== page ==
Before Trump came on the scene you would hear them talk about themselves on a slow news Sunday, and the big problem they face was low ratings. You might think they just chased away people with saturation cover of school shootings and plane crashes, but they tried many different things and convinced themselves they were doing the optimal thing.

Probably the owners thought about shutting it down, but the presence of Fox News made that seem really irresponsible.

Trump came and it was great for ratings, like 9/11 every day. That's over now.

There are Arwa Damon and Clarissa Ward. Then another female anchor, who people-smuggled herself through Africa with a hidden camera. They are all serious badasses, I don't even watch movies that tense.

There will always be another storm season for Chris Cuomo and AC. :-)

Every organization has bias, period. Some have more, some have less. The sooner one recognizes and accepts it, the sooner one is able to have constructive conversations and consume media with the appropriate level of skepticism.

News is a business like any other. They require money, which is equal to clicks in the online world. Hate the game, not the player (unless they are purposefully distorting reality).

CNN uses clickbait titles and misleading interpretations to pander to their viewers for page views. They are far from respectable.

CNN is a warner media company and they're a for profit business. They will say anything to make money. If you're an expert in a topic, read how it's reported in CNN/media. You will see how much they lie and exaggerate.

If we are talking about the TV station, 20% of any given news clip are actual information, the remaining 80% are spins and opinion from the editor or host.

Also, we are really stretching the meaning of the word "news" nowadays. Remember this piece? https://www.youtube.com/watch?v=ixEahmx0Btw

While i have great respect for Larry King, i have lost nearly all respect for CNN. By the way, the same applies to Fox.

Watch recordings of the news coverage of 9/11. The news casters were sober and stunned of course, but they were emotionally calm and allowed for moments of silence. They tried to only reference what they considered facts, or were extremely explicit in stating that something was a rumor.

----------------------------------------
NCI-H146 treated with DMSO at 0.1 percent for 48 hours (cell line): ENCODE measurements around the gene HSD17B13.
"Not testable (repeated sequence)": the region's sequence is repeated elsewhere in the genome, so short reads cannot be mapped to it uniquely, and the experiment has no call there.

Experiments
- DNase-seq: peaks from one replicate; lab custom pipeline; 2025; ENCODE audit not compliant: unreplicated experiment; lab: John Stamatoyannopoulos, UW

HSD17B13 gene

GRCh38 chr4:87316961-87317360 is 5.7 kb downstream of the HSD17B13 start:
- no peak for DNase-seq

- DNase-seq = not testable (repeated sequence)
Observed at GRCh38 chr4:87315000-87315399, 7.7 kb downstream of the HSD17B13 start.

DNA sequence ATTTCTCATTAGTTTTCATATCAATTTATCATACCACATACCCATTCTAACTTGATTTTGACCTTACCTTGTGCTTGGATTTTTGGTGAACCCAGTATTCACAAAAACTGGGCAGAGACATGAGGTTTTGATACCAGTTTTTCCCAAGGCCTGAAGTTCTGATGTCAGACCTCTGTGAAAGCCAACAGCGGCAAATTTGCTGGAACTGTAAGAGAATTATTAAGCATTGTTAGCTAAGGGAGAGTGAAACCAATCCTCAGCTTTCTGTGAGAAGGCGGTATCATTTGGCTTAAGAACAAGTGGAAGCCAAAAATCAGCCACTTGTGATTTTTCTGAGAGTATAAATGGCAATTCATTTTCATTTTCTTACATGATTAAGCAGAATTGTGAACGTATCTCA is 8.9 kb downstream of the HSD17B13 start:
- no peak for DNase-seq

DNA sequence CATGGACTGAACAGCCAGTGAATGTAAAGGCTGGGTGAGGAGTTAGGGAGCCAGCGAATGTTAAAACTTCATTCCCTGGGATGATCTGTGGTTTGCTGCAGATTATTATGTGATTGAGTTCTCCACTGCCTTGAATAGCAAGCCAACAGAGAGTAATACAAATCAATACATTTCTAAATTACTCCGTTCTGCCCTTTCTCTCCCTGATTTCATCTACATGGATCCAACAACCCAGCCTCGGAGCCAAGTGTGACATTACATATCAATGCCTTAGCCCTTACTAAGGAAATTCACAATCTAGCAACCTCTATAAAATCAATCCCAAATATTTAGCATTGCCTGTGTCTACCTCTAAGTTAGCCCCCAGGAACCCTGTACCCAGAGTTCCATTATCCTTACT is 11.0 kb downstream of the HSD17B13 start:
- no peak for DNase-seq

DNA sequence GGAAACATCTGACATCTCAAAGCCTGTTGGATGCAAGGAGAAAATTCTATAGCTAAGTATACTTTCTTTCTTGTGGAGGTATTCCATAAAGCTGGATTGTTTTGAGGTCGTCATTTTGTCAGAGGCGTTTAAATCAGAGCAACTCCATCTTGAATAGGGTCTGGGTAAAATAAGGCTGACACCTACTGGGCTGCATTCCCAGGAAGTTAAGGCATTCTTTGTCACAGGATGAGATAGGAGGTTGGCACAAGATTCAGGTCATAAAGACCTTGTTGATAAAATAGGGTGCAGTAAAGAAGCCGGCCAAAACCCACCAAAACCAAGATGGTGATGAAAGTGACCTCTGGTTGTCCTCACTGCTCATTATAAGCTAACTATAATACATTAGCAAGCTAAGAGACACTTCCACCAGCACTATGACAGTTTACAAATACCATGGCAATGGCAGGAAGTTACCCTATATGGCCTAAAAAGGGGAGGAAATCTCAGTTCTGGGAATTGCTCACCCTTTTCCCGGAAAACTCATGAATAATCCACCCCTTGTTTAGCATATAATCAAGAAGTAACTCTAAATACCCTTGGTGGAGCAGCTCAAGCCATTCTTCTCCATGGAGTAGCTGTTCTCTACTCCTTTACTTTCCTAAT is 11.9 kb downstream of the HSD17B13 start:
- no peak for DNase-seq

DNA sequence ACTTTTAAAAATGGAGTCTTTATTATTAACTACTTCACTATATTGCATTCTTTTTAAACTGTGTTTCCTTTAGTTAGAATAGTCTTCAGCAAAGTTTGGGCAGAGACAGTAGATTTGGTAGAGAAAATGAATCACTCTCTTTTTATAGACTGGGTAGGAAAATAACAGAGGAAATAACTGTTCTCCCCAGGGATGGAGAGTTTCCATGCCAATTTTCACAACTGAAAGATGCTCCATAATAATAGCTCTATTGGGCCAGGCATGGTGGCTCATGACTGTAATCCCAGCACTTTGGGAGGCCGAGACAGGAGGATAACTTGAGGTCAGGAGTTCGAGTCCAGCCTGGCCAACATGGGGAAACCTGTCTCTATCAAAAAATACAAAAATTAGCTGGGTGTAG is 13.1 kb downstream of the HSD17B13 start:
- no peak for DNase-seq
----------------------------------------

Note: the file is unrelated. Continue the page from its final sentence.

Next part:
Look at them now. The emotionality of everything is amped up to 11. They reference Twitter constantly. Everything is an existential crisis, and when Trump was in office, everything was his fault. During the 2015 democratic primaries and 2016 election, CNN got the nickname "Clinton News Network" because of how one-sided the coverage was.

There's a reason that trust in news is decaying. Though this is kind of a tangent from the main topic.

They always leaned left. But there was an expectation of being neutral, or at least appearing so. Basically being professional.

That restraint has been lost. Watching young reporters is painful in his much they are tying to get jabs in. Like a dog being rewarded for killing neighbors chickens.

Just to clarify, Donald Trump called them "Clinton News Network". I think it's a little misleading to say they just "got the nickname".

He took that from Rush Limbaugh

It's equivalent of Fox news, they really went insane from all the attention trump gave them. It sure feels like a pure propaganda channel now.

I am pretty left wing but what I have seen from CNN lately was basically a left wing version of FoxNews. Lots of opinion mixed with a little amount of news and clearly geared against Trump. Definitely not the CNN from around 2000.

The danger in having so many extremist elements on the right side is, in part, breeding extremism on the left. The situation would be helped if the right side extremism became less extreme - either through lack of interest or conscious choice on their part.

"CNN lately was basically a left wing version of FoxNews. Lots of opinion mixed with a little amount of news and clearly geared against Trump."

You don't have to be on the left to be critical of Trump. Plenty of right wingers (including Bush Jr) are critical of him. He's made a lot of enemies all over the political spectrum.

To me CNN is basically a right-wing channel, just not as right-wing as FOX.

For real left-wing media, watch Democracy Now! or read The Nation.

Don’t parrot popular false narratives. CNN still has news today, though generally only on breaking news type situations. It turns out the Internet is better for headlines then a thirty-minute talking head loop.

And when on CNN Larry King wasn’t part of their news operation. He was a talk show radio host. Larry King Live was Oprah for old men. Larry King is big part of why CNN moved away from 100% news.

CNN does still have news. But a lot of what it has is more like unlabeled editorials, treated like news.

Even Fox News has news, for 30 seconds at the top of the hour or whatever it is.